Testing weather-tight integrity of dry cargo vessels' hatchcovers


Ultrasonic testing is now widely used throughout the industry to test and prove the weather-tightness of hatchcovers

In 1989 IACS introduced its guidance to owners concerning the care and survey of hatchcovers as follows:

“Loss of weather-tight integrity continues to be a constant factor leading to cargo damage which could result in a threat to the safety of the crew, the ship and its cargoes, despite advances in modern shipbuilding technology, construction, navigation and means of preventing ingress of water into hold spaces.”

Little appears to have changed over the intervening years.

Regulation 3.12 of the International Load Line Convention 1966 which states:

“Weather-tight. Weather-tight means that in any sea conditions water will not penetrate into the ship”.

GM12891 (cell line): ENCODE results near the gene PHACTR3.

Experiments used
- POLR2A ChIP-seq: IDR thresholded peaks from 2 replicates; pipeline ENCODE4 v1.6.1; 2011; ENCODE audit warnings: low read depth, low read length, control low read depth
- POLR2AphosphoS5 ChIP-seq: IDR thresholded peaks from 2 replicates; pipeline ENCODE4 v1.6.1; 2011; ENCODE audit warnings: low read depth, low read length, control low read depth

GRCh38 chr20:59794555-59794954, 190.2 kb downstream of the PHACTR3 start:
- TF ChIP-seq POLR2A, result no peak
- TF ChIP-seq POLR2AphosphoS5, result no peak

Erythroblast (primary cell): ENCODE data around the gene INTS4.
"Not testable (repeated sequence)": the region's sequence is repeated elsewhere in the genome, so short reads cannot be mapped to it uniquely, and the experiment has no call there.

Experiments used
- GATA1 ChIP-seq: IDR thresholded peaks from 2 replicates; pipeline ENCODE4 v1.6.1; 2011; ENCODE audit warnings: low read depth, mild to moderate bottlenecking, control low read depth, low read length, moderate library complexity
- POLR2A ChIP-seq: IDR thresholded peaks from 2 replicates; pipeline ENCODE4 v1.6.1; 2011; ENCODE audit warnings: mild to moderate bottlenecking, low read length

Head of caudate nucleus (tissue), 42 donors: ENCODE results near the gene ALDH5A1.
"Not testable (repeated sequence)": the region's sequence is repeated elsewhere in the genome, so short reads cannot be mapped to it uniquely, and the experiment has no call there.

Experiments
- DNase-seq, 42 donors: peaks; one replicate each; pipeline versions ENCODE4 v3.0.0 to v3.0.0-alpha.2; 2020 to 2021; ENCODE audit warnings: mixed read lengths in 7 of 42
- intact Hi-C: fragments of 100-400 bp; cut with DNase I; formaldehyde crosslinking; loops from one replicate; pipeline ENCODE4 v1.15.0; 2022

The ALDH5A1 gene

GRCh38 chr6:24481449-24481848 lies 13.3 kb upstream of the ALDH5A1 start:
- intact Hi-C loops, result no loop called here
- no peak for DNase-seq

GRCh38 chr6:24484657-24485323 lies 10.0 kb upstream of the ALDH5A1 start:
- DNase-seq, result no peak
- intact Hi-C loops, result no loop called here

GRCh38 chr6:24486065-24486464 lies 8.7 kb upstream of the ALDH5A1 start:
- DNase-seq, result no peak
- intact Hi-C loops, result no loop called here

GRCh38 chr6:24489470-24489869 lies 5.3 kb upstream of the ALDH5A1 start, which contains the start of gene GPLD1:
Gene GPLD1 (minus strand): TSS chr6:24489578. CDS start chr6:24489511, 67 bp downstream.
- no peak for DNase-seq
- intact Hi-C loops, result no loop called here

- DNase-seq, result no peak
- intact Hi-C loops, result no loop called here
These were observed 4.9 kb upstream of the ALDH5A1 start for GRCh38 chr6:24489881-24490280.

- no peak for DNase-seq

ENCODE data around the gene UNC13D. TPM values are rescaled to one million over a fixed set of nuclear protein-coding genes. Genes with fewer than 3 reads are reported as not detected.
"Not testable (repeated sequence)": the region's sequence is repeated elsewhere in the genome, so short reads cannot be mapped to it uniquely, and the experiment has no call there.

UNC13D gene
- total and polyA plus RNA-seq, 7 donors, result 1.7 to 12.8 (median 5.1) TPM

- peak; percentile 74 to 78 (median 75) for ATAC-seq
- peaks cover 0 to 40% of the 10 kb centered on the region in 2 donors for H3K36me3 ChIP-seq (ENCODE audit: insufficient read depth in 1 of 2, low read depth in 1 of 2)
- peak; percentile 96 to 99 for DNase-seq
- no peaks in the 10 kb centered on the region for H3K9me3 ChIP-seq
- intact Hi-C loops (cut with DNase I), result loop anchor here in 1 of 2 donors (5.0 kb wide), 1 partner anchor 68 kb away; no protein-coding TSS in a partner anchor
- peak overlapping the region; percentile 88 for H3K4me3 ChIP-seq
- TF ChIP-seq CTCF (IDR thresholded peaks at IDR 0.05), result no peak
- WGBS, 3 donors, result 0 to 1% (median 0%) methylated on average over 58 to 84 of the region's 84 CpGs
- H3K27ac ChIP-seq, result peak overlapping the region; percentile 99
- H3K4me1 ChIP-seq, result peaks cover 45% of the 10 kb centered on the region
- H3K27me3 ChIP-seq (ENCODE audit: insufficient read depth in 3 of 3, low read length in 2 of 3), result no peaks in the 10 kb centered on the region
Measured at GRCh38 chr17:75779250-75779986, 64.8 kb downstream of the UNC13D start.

Regulation 16 of the convention concerns “hatches closed by weathertight covers.”

The “means for securing weather-tightness” is defined in regulation 16.4 of the convention which states:

“The means for securing and maintaining weather-tightness shall be to the satisfaction of the Administration. The arrangements shall ensure that the tightness can be maintained in any sea conditions, and for this purpose tests for tightness shall be required at the initial survey, and may be required at periodical surveys and at annual inspections or at more frequent intervals.”

Traditionally the routine tightness testing of hatchcovers and which owners of dry cargo vessels will be familiar, has been conducted by:

  • Chalk test
  • Light test
  • Hose test. And more recently
  • Ultrasonic test.


Staff Author